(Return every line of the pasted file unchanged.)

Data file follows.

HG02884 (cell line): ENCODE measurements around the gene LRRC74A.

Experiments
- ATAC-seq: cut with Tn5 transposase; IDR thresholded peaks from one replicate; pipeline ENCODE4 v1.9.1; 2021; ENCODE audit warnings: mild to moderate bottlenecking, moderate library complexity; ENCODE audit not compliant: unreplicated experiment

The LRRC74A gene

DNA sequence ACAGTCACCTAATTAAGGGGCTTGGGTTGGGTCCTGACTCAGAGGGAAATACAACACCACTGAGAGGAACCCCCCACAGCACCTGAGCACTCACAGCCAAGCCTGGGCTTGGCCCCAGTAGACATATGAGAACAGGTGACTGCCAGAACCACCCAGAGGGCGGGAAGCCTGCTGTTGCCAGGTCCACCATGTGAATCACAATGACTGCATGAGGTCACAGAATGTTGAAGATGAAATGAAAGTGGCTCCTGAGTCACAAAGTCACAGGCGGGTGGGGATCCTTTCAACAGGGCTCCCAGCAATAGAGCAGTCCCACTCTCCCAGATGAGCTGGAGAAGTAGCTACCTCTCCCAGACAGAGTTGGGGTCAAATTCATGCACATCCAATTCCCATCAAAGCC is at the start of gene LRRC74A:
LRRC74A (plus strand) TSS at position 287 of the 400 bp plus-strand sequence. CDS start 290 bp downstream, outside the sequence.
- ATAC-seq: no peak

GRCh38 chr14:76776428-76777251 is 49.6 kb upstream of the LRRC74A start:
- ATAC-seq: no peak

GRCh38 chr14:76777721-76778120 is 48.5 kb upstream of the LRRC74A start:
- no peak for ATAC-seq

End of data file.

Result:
HG02884 (cell line): ENCODE measurements around the gene LRRC74A.

Experiments
- ATAC-seq: cut with Tn5 transposase; IDR thresholded peaks from one replicate; pipeline ENCODE4 v1.9.1; 2021; ENCODE audit warnings: mild to moderate bottlenecking, moderate library complexity; ENCODE audit not compliant: unreplicated experiment

The LRRC74A gene

DNA sequence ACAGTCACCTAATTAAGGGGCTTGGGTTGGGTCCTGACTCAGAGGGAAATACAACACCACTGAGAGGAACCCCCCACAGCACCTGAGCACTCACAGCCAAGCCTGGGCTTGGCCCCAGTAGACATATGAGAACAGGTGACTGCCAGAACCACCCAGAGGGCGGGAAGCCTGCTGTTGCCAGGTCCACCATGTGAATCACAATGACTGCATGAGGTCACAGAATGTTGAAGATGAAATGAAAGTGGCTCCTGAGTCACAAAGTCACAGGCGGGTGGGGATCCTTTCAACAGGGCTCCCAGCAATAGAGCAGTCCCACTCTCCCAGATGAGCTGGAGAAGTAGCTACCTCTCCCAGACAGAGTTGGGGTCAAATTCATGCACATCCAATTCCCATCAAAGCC is at the start of gene LRRC74A:
LRRC74A (plus strand) TSS at position 287 of the 400 bp plus-strand sequence. CDS start 290 bp downstream, outside the sequence.
- ATAC-seq: no peak

GRCh38 chr14:76776428-76777251 is 49.6 kb upstream of the LRRC74A start:
- ATAC-seq: no peak

GRCh38 chr14:76777721-76778120 is 48.5 kb upstream of the LRRC74A start:
- no peak for ATAC-seq